7. Interesting diversion post Jane. I grew up near the coast and use to photograph a lot of coastal material and miss the beach a lot due to its ever changing coastal scape. Love your little story and the correllas. The renewal for my website was yesterday, and was dearer than previous because our dollar is so poor against the US. I was running out of space with Premium and have had to remove many of my earlier blogs and data. The counter they employ on my Stats page was not recorrecting properly when I removed media and blogs, so I removed more than I had to. They have fixed the problem now. My movie files take up much of the room and I will have to reduce the quality or the number in future. It is a an inexpensive hobby once you get it underway, it is just the time. Thanks for sharing, I always enjoy what you present, and it gives me a longing to come and explore up your way again, but it will be next year probably. Have a great week Jane!

    • Thank you very much. I’m glad you enjoyed the mini-post.

      I had wondered if I would have the same problem in the future with running out of room in the Premium upgrade as I was considering adding videos but lately I’ve been struggling to find time to collect any new material so perhaps I’ll be fine. It must have been annoying to have to go through and remove so much stuff. Thanks for the warning. I’m assuming there is no option for you to buy a little more space now apart from taking up the expensive business plan one that gives unlimited space? Perhaps I will start another blog and link it to this one if I fill up premium. It’s quite possible I will run out of blogging steam by then though! I have other writing I need to do during the week and I am also wanting to get my home ready to sell in the future which takes up a lot of time.

      I love being near the sea and spent some time living in small coastal towns in my childhood. I also love the space of the outback. Both enable you to see distant horizons and wide expanses of sky. I miss both places.
      Thanks for reading and your continued support. 🙂

      • Yes Jane, you can link several blogs to one site as I have, it works and takes care of the media storage problem better. But now I am reducing the size of my jpgs and length of video. The quality I need to keep, as it is not that wonderful as it is and would suffer if I reduce it. Have a great week! 🙂

    • Heheh…you made me laugh. We do tend to have a lot of venomous or bitey creatures here, big and small. The young lads were very entertaining companions that day. Thanks for reading and commenting! 🙂

  8. Thank you for this glimpse into your world! Your beaches during the winter look like ours in the summer, in the winter, they are almost entirely deserted due to the snow and ice. We don’t have tides, sting rays or tidal pools either, so seeing them was pretty cool.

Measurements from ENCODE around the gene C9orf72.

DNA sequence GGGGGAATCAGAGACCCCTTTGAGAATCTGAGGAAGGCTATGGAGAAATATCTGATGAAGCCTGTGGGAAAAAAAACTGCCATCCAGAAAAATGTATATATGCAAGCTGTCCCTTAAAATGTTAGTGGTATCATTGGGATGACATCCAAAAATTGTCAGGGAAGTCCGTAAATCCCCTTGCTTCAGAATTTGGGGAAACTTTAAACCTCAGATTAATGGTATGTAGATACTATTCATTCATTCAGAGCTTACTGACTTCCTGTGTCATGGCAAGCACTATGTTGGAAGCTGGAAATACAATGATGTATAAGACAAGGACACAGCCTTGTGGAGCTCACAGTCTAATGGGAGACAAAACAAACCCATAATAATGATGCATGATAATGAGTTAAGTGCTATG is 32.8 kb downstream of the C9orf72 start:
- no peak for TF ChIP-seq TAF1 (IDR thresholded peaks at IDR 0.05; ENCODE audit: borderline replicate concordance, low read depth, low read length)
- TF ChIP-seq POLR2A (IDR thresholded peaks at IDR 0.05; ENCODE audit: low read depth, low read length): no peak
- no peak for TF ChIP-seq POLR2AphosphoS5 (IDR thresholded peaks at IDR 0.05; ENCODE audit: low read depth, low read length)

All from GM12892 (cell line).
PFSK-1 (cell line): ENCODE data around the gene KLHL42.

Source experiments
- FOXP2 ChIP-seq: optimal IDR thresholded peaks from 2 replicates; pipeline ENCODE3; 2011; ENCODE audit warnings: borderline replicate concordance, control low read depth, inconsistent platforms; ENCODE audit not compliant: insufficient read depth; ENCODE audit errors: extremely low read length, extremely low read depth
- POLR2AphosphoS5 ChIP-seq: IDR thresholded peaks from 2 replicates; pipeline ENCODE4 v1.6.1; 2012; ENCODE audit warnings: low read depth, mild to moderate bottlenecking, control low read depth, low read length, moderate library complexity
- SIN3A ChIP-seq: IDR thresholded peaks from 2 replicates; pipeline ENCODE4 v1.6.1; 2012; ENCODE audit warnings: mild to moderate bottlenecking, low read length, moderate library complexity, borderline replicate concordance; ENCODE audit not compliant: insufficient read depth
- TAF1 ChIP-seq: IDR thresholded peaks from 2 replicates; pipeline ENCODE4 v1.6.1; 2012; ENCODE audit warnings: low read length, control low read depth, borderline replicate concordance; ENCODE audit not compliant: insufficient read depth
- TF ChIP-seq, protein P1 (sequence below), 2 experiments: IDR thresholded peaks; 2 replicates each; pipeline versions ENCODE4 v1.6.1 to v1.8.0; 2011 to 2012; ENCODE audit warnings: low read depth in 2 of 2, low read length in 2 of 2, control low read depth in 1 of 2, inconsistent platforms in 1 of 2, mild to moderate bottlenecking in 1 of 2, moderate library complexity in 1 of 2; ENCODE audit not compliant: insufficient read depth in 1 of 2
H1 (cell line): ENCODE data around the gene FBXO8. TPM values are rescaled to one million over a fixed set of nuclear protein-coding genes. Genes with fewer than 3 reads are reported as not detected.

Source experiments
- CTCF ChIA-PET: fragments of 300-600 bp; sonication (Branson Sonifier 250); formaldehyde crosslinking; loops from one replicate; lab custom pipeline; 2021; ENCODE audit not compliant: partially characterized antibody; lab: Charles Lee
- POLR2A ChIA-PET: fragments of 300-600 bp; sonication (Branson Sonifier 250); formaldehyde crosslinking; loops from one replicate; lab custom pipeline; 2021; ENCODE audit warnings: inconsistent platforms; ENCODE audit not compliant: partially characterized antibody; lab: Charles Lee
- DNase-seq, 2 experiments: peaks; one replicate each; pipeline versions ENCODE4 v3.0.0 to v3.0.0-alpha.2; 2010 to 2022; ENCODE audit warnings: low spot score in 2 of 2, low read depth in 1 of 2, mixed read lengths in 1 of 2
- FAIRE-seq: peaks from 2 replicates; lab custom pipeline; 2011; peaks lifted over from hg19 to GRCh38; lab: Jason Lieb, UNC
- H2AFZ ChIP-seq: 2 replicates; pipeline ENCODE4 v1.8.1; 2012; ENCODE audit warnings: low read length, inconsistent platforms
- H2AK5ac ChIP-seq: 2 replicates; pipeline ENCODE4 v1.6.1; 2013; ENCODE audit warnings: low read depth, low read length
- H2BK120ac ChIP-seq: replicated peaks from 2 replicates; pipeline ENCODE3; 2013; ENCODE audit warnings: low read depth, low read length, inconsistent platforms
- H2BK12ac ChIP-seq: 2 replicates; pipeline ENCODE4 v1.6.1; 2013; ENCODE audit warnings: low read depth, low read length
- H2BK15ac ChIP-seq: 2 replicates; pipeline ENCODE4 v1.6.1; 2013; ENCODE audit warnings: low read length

Nature is where you find it, whether close to home, or off in the wilderness somewhere. Like you, I actually see more wildlife around home than in the wilderness.

    I don’t know what software that you use to prep your photos for blogging, but here’s what I have done to save space. I made a folder on my computer for blogging photos, then, I take the full size, full resolution images and reduce them in size to the largest size that the theme I use allows, then, reduce the quality slightly, and change the resolution to 72 DPI rather than the full 240 or 300 DPI that come from my cameras. Computers can’t display the full resolution anyway, so you don’t lose very much. Both the Canon software that I used to use and Lightroom allow me to do this in bulk action, I choose the photos that I want for the blog, and copy those to the blogging photos folder reducing the size and resolution all at the same time. Still, I’ve been paying WordPress $20 US for 2 years now.

    • Thanks very much, Jerry, for the kind feedback and also the helpful information about prepping photos for blogging. When I first started blogging I made the mistake of uploading full size pics but after a few posts I started to reduce them in size so the shortest side was only about 1000 pixels. It depends on the picture though. If it’s a macro one I don’t like to reduce it as much. The resolution on the old camera I use is actually pretty poor compared to modern ones. Even some of the cheap $100 pocket cameras take better pics. I quite admire the photos my kids take with their fancy phones! I will probably just pay to get the extra data and then be more careful. I may not get out much over the next few months which may solve the data problems anyway! 😉

      On weekends beaches are pretty crowded here, whether summer or winter. School holidays are even busier. I prefer visiting on week days when they can sometimes be deserted. I’m hoping one day to visit the wilderness coast in other states where the masses don’t venture. I do like my solitude! 🙂

      Thanks so much for your support and helpful information, Jerry. As you know, technology isn’t my strong point! 🙂

    • Thank you for the kind feedback, Curt. I appreciate it. It’s a lovely area to live and visit and I’m thankful to have such places available to me when I want to escape the heat and pollution. Have a great week. 🙂

  9. Hi Jane. I am envious – 27 degrees with people wandering around in Tshirts and eating icecream! In Castlemaine, we are grateful the temperatures this week will be more than 10 degrees.
    I think kids like the rainbow coloured icecream because it is so colourful – I can’t imagine it tastes of anything much.
    Those are very smug looking corellas. They are obviously pleased with their handiwork.

    • Hi Margaret,